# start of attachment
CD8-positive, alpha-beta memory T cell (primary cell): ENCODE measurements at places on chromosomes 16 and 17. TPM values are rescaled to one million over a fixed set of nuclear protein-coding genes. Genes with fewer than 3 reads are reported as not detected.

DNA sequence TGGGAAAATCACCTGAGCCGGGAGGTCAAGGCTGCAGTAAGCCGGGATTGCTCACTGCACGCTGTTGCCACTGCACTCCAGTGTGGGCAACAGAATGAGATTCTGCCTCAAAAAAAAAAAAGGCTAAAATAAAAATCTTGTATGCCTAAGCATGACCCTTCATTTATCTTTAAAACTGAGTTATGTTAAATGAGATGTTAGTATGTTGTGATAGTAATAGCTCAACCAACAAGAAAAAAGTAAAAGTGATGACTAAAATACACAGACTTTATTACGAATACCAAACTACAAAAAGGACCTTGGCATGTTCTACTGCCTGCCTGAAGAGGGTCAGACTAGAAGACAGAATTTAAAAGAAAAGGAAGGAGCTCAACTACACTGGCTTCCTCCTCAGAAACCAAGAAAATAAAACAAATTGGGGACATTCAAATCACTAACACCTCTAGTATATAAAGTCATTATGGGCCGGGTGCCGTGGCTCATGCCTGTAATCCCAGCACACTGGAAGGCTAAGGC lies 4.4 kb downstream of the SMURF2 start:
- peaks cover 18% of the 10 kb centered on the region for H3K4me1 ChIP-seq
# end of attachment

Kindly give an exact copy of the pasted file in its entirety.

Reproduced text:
CD8-positive, alpha-beta memory T cell (primary cell): ENCODE measurements at places on chromosomes 16 and 17. TPM values are rescaled to one million over a fixed set of nuclear protein-coding genes. Genes with fewer than 3 reads are reported as not detected.

DNA sequence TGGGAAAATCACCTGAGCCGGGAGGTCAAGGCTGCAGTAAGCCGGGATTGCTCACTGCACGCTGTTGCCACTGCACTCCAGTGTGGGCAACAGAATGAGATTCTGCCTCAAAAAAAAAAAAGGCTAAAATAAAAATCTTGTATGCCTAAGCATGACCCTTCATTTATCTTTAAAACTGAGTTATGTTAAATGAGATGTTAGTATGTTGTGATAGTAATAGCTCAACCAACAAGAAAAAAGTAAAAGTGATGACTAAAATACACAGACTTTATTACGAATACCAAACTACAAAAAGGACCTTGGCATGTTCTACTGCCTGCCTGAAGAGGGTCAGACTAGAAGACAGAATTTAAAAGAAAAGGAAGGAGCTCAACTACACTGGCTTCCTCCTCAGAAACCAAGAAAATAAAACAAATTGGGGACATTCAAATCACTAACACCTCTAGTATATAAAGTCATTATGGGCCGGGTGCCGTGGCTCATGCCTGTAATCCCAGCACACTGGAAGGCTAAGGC lies 4.4 kb downstream of the SMURF2 start:
- peaks cover 18% of the 10 kb centered on the region for H3K4me1 ChIP-seq